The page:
Menopause hormone therapy (MHT) did not alter thyroid function in postmenopausal women with euthyroid or subclinical hypothyroidism and improved lipid and glucose parameters in euthyroid postmenopausal women, according to study results published in BMC Endocrine Disorders.
Researchers conducted a retrospective study at a menopause clinic in China to compare the endocrine and metabolic indicators in postmenopausal women before and after MHT. Study authors constructed a database where they collected baseline information and list of medical treatments for 3108 patients receiving MHT at the menopause clinic in Women’s Hospital, Zhejiang University, School of Medicine, between January 2010 and December 2020. The researchers also set up a self-developed MHT record management system where follow-up records were collected and preserved.
Prior to MHT therapy, there were no significant differences in the baseline characteristics (age, age of amenorrhea, time since amenorrhea, age of menarche, residence, educational level, weight, height, BMI, status, waist circumference, hip circumference, waist to hip ratio, and blood pressure readings) of study participants. Patients received a continuous oral MHT regimen with equivalent potencies of estradiol for 6-18 month cycles. Unless the participant had a history of hysterectomy, they were given combined estrogen-progesterone for endometrial protection; patients with hysterectomy were given estrogen alone.
After implementing inclusion and exclusion criteria, the final study population consisted of 587 postmenopausal women with a median age of 52 years (25-75th percentile, 49-54) and a median menopause age of 48 years (25-75th percentile, 45-51).
Enrolled patients were split into 3 groups:
- Group I: euthyroid patients with a low normal TSH range (0.3≤TSH≤2.5 mIU/L, n=460);
- Group II: euthyroid patients with an upper normal TSH range (2.5<TSH≤4.5 mIU/L, n=106);
- Group III: patients with mild subclinical hypothyroidism (4.5<TSH <10 mIU/L, n=21).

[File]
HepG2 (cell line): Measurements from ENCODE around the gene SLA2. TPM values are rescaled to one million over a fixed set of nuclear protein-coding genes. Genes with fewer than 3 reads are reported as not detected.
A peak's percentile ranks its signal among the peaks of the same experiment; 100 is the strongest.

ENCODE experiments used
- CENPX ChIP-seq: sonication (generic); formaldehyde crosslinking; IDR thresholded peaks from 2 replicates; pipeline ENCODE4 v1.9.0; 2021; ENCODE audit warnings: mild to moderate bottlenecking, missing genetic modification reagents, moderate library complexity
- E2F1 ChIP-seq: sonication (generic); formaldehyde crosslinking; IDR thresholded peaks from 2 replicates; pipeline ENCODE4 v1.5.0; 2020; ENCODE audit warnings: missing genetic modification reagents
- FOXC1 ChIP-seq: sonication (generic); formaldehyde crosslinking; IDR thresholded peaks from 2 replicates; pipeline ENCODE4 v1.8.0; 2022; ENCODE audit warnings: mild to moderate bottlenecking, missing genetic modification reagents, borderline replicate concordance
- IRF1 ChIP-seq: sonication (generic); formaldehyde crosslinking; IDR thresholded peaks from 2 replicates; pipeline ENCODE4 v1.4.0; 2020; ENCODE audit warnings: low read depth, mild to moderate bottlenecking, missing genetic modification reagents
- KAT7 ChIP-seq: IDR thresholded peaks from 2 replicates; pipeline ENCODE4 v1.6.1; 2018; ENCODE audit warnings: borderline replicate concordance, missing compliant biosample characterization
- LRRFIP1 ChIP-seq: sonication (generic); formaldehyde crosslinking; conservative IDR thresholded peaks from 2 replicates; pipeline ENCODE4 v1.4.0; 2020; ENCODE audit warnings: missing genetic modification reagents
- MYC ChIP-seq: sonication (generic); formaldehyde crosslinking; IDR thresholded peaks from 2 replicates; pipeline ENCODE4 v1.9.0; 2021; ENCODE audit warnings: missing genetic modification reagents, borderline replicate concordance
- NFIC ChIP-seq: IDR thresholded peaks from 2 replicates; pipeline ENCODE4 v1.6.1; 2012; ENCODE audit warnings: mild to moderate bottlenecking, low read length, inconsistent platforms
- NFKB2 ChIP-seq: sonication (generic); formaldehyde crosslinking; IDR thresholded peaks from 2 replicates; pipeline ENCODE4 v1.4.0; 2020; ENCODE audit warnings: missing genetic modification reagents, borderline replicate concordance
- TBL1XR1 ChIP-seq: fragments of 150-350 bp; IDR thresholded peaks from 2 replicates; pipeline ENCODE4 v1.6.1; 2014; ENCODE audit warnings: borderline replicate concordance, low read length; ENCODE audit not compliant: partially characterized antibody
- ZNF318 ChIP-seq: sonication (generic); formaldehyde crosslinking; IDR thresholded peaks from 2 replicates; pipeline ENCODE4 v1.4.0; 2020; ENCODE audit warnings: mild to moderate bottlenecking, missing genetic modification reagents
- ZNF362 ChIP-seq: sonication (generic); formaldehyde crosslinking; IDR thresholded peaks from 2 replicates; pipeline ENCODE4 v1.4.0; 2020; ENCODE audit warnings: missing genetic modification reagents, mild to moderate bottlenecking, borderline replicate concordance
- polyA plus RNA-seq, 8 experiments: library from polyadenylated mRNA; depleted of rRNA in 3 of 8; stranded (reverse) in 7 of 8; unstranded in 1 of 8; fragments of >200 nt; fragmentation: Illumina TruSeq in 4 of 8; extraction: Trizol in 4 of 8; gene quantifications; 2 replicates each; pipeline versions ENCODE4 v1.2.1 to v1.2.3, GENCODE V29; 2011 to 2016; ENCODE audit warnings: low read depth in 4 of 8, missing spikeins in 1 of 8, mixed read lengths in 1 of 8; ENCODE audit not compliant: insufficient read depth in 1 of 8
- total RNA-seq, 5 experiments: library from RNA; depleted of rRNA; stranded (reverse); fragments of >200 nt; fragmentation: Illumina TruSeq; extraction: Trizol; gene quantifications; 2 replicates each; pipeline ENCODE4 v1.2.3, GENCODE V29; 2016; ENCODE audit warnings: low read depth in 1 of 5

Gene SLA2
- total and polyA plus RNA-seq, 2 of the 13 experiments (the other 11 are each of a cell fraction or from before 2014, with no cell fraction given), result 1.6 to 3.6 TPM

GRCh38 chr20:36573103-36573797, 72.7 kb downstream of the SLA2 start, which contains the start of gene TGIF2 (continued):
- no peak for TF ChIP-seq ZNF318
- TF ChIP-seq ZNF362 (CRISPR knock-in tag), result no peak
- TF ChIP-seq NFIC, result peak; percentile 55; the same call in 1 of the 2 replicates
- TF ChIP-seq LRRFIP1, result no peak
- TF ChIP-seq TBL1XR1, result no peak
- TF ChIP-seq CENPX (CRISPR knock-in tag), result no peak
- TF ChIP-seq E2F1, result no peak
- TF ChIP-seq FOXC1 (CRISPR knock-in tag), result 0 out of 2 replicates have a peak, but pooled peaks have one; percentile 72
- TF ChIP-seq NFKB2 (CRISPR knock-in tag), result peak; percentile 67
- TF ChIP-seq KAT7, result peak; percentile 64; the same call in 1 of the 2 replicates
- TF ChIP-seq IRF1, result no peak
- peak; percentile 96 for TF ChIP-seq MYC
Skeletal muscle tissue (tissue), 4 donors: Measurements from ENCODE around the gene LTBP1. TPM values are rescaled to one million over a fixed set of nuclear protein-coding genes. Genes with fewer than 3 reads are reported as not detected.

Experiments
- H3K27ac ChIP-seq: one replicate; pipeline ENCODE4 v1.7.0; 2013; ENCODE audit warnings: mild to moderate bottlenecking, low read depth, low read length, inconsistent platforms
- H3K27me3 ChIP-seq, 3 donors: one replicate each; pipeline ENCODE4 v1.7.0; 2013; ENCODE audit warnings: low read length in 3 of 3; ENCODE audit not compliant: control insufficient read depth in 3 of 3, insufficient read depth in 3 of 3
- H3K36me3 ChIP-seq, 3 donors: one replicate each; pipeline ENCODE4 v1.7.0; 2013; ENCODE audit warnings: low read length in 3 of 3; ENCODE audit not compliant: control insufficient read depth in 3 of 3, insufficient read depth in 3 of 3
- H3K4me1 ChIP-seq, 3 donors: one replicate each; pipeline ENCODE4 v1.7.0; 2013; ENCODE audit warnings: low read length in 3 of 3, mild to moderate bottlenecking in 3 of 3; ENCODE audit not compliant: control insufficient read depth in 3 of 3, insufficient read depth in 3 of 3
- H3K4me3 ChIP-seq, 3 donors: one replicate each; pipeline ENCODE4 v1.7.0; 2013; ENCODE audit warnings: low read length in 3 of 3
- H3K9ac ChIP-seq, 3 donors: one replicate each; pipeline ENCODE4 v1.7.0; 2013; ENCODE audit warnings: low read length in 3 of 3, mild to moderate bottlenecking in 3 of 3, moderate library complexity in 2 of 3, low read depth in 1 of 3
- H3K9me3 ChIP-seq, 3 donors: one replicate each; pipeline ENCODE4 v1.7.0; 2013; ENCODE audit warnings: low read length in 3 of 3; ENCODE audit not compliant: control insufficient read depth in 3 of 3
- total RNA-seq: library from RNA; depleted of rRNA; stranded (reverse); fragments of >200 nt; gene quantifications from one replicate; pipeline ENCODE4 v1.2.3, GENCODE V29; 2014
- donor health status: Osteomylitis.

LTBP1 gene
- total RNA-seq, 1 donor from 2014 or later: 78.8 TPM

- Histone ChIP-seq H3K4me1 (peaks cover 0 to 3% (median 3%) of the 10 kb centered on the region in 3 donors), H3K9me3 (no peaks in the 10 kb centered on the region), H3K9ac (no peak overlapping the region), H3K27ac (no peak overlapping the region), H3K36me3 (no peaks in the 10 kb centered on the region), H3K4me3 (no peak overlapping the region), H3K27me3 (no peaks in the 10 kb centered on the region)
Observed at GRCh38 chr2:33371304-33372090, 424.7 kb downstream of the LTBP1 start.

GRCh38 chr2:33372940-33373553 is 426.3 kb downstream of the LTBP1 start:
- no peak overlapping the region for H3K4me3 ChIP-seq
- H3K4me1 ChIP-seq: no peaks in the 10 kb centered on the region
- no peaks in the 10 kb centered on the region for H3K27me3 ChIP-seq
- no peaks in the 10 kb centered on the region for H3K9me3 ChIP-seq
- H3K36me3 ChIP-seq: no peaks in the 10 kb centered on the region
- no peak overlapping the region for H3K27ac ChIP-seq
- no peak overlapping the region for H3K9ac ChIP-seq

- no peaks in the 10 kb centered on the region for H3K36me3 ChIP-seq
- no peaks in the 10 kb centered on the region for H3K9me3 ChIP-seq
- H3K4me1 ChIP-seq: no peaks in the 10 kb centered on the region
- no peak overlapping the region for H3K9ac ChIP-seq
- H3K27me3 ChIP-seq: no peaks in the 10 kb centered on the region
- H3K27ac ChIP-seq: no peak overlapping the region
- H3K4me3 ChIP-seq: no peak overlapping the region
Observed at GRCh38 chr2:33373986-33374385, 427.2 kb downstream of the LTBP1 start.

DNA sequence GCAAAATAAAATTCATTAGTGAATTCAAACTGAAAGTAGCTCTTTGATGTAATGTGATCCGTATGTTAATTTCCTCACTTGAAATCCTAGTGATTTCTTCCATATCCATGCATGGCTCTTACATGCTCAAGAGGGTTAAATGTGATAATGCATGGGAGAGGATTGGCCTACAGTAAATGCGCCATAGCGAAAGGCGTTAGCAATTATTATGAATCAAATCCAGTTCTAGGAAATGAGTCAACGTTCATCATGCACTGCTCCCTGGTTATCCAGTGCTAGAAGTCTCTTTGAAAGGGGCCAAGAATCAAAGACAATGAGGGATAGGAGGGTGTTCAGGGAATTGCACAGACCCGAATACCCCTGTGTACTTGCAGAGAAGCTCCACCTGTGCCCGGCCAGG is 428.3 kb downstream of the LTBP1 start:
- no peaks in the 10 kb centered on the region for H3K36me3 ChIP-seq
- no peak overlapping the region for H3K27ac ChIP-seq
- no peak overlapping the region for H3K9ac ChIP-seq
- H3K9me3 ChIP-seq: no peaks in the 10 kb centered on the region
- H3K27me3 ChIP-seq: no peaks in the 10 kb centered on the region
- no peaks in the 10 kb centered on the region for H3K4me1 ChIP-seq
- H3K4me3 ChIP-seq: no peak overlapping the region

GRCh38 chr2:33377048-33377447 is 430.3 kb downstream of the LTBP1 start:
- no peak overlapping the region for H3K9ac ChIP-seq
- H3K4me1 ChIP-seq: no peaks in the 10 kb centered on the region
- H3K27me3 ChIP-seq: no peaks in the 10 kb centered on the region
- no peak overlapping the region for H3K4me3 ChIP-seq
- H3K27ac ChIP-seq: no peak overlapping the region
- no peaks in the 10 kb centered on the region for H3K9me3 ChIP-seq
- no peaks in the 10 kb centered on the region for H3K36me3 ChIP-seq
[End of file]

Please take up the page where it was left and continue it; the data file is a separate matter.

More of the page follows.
The researchers measured the following endocrine indicators: follicle-stimulating hormone (FSH), luteinizing hormone (LH), estradiol (E2), thyroid-stimulating hormone (TSH), free tri-iodothyronine (fT3), and free thyroxine (fT4). They also measured the following lipid and metabolic parameters: triglycerides (TG), total cholesterol (TC), high-density lipoprotein cholesterol (HDL-C), low-density lipoprotein cholesterol (LDL-C), fasting plasma glucose (FPG), and fasting insulin (FINS). Insulin resistance was evaluated with a homeostasis model assessment of insulin resistance (HOMA-IR).
In the final analysis, researchers found that serum FSH levels decreased significantly and serum E2 levels increased significantly in all participants across the study groups. In addition, there was a statistical decrease in serum LH levels in patients in Groups I and II. In Group I, TSH levels increased while fT3 and fT4 levels decreased significantly. In Group II, the serum TSH level decreased with no significant change in fT3 and fT4 levels. In Group III, MHT significantly reduced fT3 levels with no significant difference observed in TSH and fT4 levels. Despite these changes, all thyroid hormone indicators remained within normal limits across all groups.
In patients in Group I, menopause hormone therapy significantly improved lipid parameters, including decreased FPG, FINS, and HOMA-IR. FPG decreased from 5.26 to 5.09, while FINS decreased from 5.40 to 4.80, and HOMA-IR decreased from 1.33 to 1.08. In Groups I and II, TG and TC levels demonstrated a significant decline; there were no observed changes in HDL-C and LDL-C levels. In Groups II and III, FPG, FINS, and HOMA-IR concentrations did not change significantly.
Because this is a retrospective analysis, one study limitation is lack of a control group; additionally, the sample size of patients with mild subclinical hypothyroidism (Group III) was too small, restricting the study’s generalizability. Finally, the researchers reported a selection and recall bias in the recruitment process of study participants.
However, despite these limitations, the researchers concluded that “MHT can effectively regulate reproductive hormone levels and does not affect thyroid function in euthyroid and mild subclinical hypothyroidism postmenopausal women.”
Xu W, Huang Y, Ma L, et al. Clinical observation of menopause hormone therapy in postmenopausal women with euthyroid and mild subclinical hypothyroidism. BMC Endocr Disord. 2023;23:21. doi:10.1186/s12902-023-01269-7